Installation was generally easy. Placing the stand offs for the motherboard was particularly easy as NZXT gives you a small tool that assist in tightening them down. I used this tool in my interchangeable screwdriver and it worked like a charm. Heatsink placement is no problem at all with the large cutout on the back of the motherboard tray. Getting an optical drive in should be nice and easy as expected after sliding off the tool-less 5 1/4″ bay cover. Installing the OCZ Summit SSD was simple as screwing it down with the included screws on to the removable hard drive tray. The hard drive tray fits securely in its slot. You know when its properly installed by hearing a nice ‘click’ from the tray.
As NZXT states in the specifications, there is adequate space for a 12″ (305 mm) card with a few mm to spare (sans hard drive on that level of course). NZXT provides ample places for your wires to be hidden. There are three large grommeted holes to fish them through the back side and out of view. I have to admit I had a real problem with these. They just did not want to stay in their holes and were very easily pushed through. A tighter fitting grommet or maybe some glue around the edges would help that cause.
The USB3.0 cord comes out of the rear of the case to use one of the external USB3.0 ports. This is not the most beautiful implementation of front panel USB3.0, but of course it does work. The front panel also contains a fan 30 W fan controller adjustable to 40%, 70%, and 100% speeds. 30 W and the three included adapters will allow you to run some powerful fans if you need too. This works very well for the case fans and is a nice feature to have at this price point.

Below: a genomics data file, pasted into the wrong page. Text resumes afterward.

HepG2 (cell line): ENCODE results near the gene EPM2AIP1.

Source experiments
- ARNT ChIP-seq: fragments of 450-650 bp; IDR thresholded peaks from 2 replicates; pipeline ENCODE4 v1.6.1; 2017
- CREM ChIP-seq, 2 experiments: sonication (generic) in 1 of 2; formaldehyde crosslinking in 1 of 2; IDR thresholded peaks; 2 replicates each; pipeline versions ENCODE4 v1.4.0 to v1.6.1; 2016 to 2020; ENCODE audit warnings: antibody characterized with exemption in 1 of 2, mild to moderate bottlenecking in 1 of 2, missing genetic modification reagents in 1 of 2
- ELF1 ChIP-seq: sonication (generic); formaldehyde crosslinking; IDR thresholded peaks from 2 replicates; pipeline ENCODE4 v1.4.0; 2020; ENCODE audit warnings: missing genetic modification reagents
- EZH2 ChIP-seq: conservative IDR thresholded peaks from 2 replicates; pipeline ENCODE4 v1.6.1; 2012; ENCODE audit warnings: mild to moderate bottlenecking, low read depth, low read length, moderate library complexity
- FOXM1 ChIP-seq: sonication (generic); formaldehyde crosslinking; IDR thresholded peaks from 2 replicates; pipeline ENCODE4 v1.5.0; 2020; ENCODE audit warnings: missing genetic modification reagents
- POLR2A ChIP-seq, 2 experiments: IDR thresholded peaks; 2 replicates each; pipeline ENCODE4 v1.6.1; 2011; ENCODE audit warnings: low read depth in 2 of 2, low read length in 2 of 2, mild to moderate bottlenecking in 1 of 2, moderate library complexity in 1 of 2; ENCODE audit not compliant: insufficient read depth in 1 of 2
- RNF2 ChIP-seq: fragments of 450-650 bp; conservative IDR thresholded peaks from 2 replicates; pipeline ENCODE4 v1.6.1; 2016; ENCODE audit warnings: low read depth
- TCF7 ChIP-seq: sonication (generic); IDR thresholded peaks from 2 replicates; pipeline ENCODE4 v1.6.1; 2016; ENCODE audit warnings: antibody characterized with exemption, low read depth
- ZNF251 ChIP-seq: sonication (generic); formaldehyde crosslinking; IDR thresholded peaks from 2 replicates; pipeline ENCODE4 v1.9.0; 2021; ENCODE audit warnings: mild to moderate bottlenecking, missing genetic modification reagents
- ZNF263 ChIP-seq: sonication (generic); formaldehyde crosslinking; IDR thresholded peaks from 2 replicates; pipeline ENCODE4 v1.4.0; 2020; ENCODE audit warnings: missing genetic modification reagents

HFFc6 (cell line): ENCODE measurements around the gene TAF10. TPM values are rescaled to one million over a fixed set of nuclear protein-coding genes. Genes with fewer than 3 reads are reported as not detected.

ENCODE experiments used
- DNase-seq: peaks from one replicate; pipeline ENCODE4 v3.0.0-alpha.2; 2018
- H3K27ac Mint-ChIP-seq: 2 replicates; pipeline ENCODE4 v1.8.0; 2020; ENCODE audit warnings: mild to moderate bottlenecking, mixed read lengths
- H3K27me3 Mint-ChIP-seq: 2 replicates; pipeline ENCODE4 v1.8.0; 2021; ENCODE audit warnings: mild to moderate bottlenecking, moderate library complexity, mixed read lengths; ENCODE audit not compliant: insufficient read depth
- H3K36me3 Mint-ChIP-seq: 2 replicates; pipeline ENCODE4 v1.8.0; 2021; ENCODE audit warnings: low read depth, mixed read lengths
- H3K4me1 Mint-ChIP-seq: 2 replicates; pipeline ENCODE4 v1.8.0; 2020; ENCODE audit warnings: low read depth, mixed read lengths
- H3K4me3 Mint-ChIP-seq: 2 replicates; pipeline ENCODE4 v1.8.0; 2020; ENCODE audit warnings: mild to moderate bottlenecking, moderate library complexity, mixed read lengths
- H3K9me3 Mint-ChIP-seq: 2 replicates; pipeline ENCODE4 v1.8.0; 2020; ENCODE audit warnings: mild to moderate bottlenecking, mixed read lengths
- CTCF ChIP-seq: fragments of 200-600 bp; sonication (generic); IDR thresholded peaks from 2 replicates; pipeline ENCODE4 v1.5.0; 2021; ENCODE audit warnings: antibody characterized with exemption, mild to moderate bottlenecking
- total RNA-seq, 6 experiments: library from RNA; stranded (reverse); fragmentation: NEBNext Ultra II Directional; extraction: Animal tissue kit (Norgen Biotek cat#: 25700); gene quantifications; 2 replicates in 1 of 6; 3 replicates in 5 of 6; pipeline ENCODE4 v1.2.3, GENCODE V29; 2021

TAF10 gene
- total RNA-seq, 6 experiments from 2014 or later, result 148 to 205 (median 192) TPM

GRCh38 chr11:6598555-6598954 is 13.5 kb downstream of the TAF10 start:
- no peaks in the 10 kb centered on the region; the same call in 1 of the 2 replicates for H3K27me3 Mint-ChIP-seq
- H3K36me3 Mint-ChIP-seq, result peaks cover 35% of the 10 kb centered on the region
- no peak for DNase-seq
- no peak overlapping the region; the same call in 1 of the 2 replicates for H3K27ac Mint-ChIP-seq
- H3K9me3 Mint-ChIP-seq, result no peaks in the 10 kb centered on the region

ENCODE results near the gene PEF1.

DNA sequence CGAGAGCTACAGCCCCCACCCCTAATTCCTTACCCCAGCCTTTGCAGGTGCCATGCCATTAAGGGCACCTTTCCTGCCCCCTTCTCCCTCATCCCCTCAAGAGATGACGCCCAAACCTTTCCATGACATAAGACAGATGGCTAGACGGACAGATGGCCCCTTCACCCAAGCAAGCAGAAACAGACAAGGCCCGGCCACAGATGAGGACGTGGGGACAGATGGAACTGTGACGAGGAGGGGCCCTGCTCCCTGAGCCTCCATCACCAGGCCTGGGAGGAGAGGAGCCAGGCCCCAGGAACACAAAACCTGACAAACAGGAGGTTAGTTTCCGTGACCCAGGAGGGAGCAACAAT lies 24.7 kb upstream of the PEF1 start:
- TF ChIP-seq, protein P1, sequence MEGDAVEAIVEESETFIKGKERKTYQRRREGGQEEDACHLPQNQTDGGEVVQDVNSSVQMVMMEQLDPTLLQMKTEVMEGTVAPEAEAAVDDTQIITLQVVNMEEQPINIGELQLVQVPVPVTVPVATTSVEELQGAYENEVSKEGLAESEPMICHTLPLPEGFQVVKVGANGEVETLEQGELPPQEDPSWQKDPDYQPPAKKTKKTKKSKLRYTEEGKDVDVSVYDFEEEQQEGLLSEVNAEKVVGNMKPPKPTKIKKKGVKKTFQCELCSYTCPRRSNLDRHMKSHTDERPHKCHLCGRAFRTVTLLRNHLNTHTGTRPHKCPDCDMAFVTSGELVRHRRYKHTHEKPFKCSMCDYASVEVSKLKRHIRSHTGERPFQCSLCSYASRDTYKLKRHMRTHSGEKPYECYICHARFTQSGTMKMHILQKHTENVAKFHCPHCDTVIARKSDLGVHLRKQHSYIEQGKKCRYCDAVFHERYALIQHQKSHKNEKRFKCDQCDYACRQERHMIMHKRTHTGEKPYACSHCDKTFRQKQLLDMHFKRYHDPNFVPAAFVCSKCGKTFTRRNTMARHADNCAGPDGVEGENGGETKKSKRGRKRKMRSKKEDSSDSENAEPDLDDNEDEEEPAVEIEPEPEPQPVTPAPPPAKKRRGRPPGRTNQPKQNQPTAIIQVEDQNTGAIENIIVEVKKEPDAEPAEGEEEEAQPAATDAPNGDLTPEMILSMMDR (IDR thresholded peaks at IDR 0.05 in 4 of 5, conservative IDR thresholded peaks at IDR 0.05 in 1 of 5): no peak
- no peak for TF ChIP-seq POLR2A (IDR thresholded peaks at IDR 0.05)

Finally we can talk about sound. Running the case fans on 40% and the stock intel heatsink fan on automatic, I was pleased by how quiet this case was. I do not have the tools to give you a decibel reading, but I can tell you that it’s quieter than my 800D which is a large and expensive case. Granted this didn’t have any of the sound suppression features, but it was a very quiet case with its mix of 140 mm and 120 mm fans. There is also that foam cover on the front panel as well. With the fans turned up to 100% and spinning at 1200 RPM, this case still was quiet. The fans were audible and provided plenty of airflow to keep my Sandy Bridge setup nice and cool with the stock intel heatsink; it was plenty cool even when nearly silent at the 40% fan setting. More airflow can never hurt, so I would suggest getting another 120 mm fan for intake on the bottom and filling the top 140 mm exhaust. Did the foam on panels work? Possibly, I can’t see how it hurts. It’s a nice feature at this price range regardless.
NZXT has set out to make this a quiet, inexpensive case with their H2 Classic line and have achieved it. I cannot test if the foam on all the panels or the rubber mounts for the hard drives worked, or if it was just quiet fans (they are!). The point is, in its stock form it was pretty quiet even up to 100% fan speeds. Having the ability to control the fans control on the top was quite a feature to have in the price range and I applaud that addition. I really only had one problem with this machine and that was with fighting the grommets. That should be taken care of with a tighter fitting grommet or some glue. With that minor quip aside, installation was easy being essentially tool-less and there is plenty of room inside the case for 12″ cards and 170 mm CPU heatsinks. The white color isn’t my style, but I can appreciate it’s a classy looking and quiet case. With an MSRP of $99.99 this case should be on your budget mid tower list for sure. It should be out on your store or e-tailer’s shelves soon!